"Do not think that there was no heavy music in the USSR at all. Groups such as "Aria" and "Master" were prominent representatives of heavy metal and due to the fact that it was difficult for people to get albums of foreign bands, they became incredibly popular."
Promising Russian Melodic Death Metal outfit Drops Of Heart are set to unleash their second album "Stargazers" on the 22nd July and arguably is a huge step up from their debut, not just in terms of writing as the band went on to explain, but also the fact they recruited well known Swedish vocalists in Richard Sjunnesson from The Unguided (on "Frost Grip") and Bjorn Strid from Soilwork (on "Starlight"). 12 years have past since the bands inception and with this new album on the horizon, it was only fair for GMA to give the band a grilling... vodka was involved.
They divulged about the album writing process, challenges Russian Metal bands face in terms of recognition, touring and networking and how heavy music existed back in the Soviet Union era.
Guys you must be excited to drop your 2nd album "Stargazers", what (if anything) was done differently in comparison to "New Hope"? Will the new album be released on vinyl? Is Vinyl popular in Russia?
"It’s hard to explain, how much we are excited! Honestly, work on “Stargazers” was fundamentally different in comparison with “New Hope”. When we wrote our previous album, we suffered from a lack of professional experience. We didn’t know exactly how to do this. We tried to blindly imitate a sound of bands that influenced us and didn’t pay enough attention to the arrangements. Now the situation has changed radically. In “Stargazers” we wanted to reach the maximum of songs arrangements, make the whole album diverse and as entertaining for metal fans as it possible.
We can’t say anything about vinyl right now, but situation may change in the near future. If we talk about attitude to vinyl in Russia, it’s not as popular as in Europe or the USA, but this market is developing now, in comparison with CD."
Obviously COVID-19 has put a halt on a lot of events bands had planned, what events did you have planned that are no longer going ahead?
"Of course we planned a tour in support of the album, but the world situation made us stay home and deprived some of us of work."
On a greater scale can you tell us what the COVID-19 situation is like in Russia? What have you been doing outside of music in the mean time?
"The situation sucks. Not only because the number of infected is growing rapidly but also people's scepticism and dubious decisions of the authorities (the Government didn’t declare a state of emergency and made people stay home without salaries). Some of us work remotely, some stay home and have to wait."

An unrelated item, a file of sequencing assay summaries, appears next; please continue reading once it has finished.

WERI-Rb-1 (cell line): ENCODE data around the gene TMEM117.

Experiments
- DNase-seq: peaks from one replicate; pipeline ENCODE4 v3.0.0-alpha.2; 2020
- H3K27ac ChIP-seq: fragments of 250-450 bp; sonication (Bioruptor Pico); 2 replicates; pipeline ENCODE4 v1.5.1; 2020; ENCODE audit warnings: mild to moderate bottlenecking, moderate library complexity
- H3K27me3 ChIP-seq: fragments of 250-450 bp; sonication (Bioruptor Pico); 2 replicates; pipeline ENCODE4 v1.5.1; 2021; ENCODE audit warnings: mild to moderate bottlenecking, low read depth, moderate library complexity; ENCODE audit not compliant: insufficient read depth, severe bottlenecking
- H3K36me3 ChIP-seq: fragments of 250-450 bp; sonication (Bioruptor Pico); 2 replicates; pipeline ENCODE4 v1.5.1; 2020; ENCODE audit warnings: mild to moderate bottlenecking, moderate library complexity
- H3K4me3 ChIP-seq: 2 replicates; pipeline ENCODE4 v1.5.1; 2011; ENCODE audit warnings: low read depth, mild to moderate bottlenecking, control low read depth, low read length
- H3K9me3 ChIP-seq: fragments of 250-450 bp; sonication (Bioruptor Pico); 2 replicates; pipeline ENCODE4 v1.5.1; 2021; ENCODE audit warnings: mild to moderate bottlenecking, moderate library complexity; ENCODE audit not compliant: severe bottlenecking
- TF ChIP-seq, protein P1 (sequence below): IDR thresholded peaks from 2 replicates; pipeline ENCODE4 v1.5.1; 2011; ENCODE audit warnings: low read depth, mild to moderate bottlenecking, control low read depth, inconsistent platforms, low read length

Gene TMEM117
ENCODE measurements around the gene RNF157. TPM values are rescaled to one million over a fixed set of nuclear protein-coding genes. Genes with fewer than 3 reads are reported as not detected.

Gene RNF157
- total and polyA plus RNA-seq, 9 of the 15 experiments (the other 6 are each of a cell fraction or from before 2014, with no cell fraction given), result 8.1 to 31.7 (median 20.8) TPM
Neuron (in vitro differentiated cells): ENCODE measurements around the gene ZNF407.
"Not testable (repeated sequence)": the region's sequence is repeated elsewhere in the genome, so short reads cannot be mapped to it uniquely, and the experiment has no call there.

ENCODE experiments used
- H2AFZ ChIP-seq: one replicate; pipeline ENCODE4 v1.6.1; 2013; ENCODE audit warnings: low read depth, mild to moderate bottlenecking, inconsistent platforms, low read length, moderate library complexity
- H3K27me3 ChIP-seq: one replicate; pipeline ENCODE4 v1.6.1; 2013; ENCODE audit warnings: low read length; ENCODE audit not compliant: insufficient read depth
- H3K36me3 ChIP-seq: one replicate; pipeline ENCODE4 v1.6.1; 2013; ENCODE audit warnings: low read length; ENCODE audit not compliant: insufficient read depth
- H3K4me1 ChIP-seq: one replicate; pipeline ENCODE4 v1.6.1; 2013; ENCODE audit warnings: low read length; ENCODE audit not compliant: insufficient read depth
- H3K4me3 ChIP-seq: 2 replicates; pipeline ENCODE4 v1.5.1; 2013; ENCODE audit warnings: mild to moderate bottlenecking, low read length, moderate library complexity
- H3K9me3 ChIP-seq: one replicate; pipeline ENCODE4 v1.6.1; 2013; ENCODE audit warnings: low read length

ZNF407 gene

Do you feel that Russian Metal has come a long way since the fall of the USSR? Do you know if rock / metal existed during the Soviet era?
"Metal in Russia was under a lot of pressure. The censorship of the USSR didn’t allow this genre to fully develop until the second half of the eighties, therefore, after its collapse, the bands had to create everything from scratch.
But years passed, globalization did its job, and the genre raised its head. But do not think that there was no heavy music in the USSR at all. Groups such as "Aria" and "Master" were prominent representatives of heavy metal and due to the fact that it was difficult for people to get albums of foreign bands, they became incredibly popular.
Unfortunately, there’s no world famous modern metal band from Russia nowadays. It’s really sad and we tried our best to make the world talk about Russian metal scene."
Looking towards the back end of 2020 and into early 2021, what plans do you have?; COVID-19 depending.
"After release of the album we will promote it online as possible. New merchandise, online live shows, maybe b-sides album. And, most importantly - due to the lack of tours, we plan to to record new songs as soon as possible. We recorded “Stargazers” for 3 years, and during this time we have accumulated a bunch of new material, which we are already eager to record and release."
It must be challenging to do a tour of Russia; do such tours exist? Given Moscow is 18 hours away?
"This is the biggest problem for beginner bands in our country. Big cities are located at a distance of 500 kilometres or more, and even a small tour can turn into a real adventure, for which new people in the field may simply not be ready. At the same time, problems can carry on if you have already covered this distance - today metal in Russia is going through difficult times, and it is sometimes very hard to gather a sufficient number of people in a not-so-well-known group."
For those metalheads visiting your city of Ufa, what sights / attractions could you recommend? Any venues, bars, etc?
"Our city is full of Bashkir folk influences and bars with pop-cover-bands, so it’s probably the most difficult question, huh. But we have a really nice historical centre and some really good pubs like “Harat’s” or “Jagger”. By the way, our vocalist Denis brews great beer himself!"
Do you have any greetings, thanks, etc that you wish to send out to friends, family, fans etc?
"First of all, we want to wish all people in the world to be strong and brave in this hard time. It’s important not to bow down and support each other. And we will try to make you a little happier with our music. Stay metal!"